In Linux, all password hashes are normally stored using the MD5 hashing algorithm in the /etc/shadow file, but MD5 is algorithmically weak due to collision vulnerabilities. The new recommended standard are the higher level SHA-2 hashing algorithms, SHA256 or SHA512. As a friend pointed out to me, Ubuntu is currently the only distro implementing SHA-2 as the default. With SHA-2, your passwords take an unreasonably larger amount of time to calculate. This will greatly decrease how many passwords a person can brute-force.
So in this Null Byte, we're going to beef up the security in the way Linux hashes passwords to increase the security of our system.
Step 1 Edit the /etc/pam.d/passwd File
Bold text = commands entered in a terminal emulator.
First, we are going to need to modify the password hashing function, so when a password is entered, it runs it through our new algorithm. Lets open /etc/pam.d/passwd in our favorite text editor. I like nano:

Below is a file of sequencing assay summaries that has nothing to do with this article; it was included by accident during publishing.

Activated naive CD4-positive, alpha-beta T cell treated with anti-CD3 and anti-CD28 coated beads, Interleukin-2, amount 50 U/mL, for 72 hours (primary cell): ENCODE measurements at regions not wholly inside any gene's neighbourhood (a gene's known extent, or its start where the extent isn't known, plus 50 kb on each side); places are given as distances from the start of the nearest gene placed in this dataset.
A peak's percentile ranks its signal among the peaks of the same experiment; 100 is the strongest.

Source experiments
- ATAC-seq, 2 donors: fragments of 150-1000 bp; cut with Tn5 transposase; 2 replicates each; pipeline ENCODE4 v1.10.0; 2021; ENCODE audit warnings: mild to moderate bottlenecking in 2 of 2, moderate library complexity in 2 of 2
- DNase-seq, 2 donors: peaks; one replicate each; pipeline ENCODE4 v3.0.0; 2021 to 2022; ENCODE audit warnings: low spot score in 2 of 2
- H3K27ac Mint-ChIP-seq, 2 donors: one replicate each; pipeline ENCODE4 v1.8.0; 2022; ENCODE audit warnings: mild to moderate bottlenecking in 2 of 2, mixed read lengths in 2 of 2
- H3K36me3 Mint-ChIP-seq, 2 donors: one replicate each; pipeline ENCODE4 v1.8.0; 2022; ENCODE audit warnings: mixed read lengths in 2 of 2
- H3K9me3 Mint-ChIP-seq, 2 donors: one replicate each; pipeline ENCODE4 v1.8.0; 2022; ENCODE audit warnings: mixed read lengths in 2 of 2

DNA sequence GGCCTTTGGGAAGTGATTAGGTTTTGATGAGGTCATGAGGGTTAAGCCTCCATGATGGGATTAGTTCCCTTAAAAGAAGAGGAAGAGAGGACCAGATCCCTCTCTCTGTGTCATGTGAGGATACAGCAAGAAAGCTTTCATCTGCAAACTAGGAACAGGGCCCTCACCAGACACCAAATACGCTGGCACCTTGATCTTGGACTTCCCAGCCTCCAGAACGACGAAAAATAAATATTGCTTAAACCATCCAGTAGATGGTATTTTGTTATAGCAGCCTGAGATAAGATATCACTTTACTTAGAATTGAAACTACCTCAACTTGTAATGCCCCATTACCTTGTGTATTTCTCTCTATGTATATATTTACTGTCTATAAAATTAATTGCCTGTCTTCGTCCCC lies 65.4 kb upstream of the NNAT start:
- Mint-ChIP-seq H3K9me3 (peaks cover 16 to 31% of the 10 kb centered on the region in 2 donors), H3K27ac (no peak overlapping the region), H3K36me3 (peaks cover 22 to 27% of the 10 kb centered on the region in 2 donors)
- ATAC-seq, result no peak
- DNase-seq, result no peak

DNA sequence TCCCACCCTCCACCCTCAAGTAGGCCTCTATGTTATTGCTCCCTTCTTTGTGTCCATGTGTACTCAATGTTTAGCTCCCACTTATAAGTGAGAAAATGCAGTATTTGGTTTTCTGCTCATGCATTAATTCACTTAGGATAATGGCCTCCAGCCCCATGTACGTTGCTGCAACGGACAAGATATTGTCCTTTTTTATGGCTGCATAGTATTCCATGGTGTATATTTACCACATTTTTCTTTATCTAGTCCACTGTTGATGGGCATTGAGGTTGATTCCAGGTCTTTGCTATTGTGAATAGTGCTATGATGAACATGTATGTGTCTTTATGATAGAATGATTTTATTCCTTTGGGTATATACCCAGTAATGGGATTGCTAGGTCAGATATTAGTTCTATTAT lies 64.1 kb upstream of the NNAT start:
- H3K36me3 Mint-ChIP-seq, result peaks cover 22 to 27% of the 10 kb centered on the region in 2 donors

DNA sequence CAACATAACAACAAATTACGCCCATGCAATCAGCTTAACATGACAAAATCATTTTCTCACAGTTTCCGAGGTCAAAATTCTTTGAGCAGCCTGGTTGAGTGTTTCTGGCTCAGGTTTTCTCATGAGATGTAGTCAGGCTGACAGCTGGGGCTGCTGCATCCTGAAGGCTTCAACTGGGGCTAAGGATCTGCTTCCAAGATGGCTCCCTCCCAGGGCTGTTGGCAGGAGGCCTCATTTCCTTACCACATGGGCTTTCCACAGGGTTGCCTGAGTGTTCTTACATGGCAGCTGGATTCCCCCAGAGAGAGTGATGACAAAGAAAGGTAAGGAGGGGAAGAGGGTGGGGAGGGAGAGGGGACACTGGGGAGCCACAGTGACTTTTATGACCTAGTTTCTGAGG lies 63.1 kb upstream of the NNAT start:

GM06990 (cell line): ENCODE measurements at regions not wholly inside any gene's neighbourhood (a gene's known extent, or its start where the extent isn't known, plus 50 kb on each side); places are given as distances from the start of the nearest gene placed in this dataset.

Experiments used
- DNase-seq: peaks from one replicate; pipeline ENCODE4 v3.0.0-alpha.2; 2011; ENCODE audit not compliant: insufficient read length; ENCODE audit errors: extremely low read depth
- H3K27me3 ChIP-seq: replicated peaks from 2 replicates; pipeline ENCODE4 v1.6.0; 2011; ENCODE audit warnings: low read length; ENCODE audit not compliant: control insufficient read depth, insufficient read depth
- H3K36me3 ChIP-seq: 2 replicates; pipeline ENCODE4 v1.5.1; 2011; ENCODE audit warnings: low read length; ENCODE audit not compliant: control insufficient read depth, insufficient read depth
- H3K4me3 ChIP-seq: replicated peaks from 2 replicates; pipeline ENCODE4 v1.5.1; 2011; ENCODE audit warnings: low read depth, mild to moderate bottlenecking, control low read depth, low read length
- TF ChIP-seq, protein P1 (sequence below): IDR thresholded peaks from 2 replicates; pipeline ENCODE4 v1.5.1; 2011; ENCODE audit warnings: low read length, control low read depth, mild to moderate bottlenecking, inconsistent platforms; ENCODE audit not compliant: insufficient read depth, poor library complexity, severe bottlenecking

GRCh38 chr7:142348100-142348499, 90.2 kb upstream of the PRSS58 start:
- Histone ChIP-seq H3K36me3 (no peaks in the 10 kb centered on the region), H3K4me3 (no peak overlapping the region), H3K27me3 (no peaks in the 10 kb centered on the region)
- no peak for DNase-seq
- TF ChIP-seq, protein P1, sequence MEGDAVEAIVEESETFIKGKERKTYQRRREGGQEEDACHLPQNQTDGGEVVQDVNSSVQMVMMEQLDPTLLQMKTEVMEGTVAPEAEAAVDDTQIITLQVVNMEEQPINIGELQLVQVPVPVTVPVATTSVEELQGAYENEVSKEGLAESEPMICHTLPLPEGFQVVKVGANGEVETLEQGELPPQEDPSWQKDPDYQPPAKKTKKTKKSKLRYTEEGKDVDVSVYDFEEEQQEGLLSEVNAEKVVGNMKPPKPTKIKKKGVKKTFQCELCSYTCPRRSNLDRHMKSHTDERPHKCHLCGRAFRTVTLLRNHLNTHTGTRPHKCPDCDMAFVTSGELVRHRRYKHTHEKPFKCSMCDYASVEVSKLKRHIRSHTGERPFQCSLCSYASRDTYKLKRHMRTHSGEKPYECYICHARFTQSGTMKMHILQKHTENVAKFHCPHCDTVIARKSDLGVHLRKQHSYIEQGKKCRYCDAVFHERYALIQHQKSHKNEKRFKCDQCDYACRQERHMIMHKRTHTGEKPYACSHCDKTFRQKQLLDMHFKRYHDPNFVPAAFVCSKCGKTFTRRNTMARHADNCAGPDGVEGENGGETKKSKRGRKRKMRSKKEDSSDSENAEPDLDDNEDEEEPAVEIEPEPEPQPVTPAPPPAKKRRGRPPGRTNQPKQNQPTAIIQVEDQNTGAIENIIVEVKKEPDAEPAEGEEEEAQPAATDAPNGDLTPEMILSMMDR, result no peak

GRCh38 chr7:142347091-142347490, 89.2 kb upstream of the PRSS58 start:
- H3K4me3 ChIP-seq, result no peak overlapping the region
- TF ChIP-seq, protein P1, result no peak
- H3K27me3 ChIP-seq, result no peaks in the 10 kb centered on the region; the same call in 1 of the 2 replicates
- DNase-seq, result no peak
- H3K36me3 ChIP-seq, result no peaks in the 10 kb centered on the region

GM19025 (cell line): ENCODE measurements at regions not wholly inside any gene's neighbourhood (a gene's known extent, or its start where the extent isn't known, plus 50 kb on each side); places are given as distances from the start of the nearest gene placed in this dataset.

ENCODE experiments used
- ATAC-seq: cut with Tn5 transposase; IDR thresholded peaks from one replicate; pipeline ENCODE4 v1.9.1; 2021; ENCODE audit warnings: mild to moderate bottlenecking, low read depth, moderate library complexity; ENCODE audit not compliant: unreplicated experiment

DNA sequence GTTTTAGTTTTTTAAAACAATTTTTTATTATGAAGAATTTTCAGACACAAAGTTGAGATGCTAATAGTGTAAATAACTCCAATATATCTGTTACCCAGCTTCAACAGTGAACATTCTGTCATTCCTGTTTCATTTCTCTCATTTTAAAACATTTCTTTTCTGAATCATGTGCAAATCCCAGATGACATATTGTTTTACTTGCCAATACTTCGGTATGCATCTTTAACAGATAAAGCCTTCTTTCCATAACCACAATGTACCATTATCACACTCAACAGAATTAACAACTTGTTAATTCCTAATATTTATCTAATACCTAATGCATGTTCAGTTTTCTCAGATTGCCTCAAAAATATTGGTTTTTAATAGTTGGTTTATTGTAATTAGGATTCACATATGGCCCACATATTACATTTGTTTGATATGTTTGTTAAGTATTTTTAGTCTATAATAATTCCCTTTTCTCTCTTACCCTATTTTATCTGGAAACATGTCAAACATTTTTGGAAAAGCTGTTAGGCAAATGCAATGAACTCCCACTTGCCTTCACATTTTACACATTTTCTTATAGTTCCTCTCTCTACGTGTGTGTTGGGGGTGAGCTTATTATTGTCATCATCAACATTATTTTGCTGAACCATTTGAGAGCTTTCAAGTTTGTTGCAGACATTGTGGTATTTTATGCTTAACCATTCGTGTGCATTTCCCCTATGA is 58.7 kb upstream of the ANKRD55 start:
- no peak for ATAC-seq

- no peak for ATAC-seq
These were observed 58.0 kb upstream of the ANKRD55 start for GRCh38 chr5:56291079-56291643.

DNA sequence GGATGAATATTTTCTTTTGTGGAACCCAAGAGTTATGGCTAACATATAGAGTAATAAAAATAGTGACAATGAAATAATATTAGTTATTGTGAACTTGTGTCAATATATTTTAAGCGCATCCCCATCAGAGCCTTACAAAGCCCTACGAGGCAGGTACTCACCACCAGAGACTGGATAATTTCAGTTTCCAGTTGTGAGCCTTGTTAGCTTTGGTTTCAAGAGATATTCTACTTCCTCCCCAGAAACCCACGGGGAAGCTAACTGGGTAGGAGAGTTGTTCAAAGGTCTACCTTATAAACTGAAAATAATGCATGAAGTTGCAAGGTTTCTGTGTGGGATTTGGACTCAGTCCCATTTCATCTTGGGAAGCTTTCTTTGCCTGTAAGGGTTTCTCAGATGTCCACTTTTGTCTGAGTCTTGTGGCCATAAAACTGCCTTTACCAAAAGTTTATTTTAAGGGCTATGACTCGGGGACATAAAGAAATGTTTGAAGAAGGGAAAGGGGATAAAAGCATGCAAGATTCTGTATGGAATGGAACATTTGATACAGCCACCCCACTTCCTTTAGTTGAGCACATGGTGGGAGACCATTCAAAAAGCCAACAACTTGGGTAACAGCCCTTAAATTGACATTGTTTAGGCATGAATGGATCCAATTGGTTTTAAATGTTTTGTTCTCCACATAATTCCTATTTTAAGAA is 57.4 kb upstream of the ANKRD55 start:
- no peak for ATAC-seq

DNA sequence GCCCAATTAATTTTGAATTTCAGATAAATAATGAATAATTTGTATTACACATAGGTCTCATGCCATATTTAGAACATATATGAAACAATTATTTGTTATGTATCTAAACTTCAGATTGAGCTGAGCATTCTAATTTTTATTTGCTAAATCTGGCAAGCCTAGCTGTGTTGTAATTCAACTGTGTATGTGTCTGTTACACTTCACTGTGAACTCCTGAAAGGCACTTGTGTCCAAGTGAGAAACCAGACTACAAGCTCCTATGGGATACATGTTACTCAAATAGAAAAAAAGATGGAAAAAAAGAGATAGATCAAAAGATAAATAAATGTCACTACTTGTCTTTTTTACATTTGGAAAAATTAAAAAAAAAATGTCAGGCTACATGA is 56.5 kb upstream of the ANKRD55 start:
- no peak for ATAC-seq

sudo nano /etc/pam.d/passwd
You should get text that looks like this:
We need to change the bottom line. Change md5 to sha512:
As you can see in mine, I have the rounds option enabled. This is how many times it's hashed, so for every round an attacker would need to computer another hash. I set mine at 65,536 for ridiculous security. After that is done, hit ctrl+x and y to save it.
Step 2 Change Your /etc/default/passwd
Let's modify our default /etc/default/passwd file now, so our computer knows to use this algorithm when creating or modifying passwords.
sudo nano /etc/default/passwd
Change the seventh line from des:
Onto our next mission!
Step 3 Edit Your /etc/login.defs
According to the passwd manual page, this file has to be edited when the /etc/shadow mechanism is used for storing passwords:
sudo nano /etc/login.defs
Add the following line to /etc/login.defs:
Step 4 Rehash Your Passwords
We have to reset our passwords with the passwd command, so that they're stored in /etc/shadow with our new hash:
Then change the users passwords who exists:
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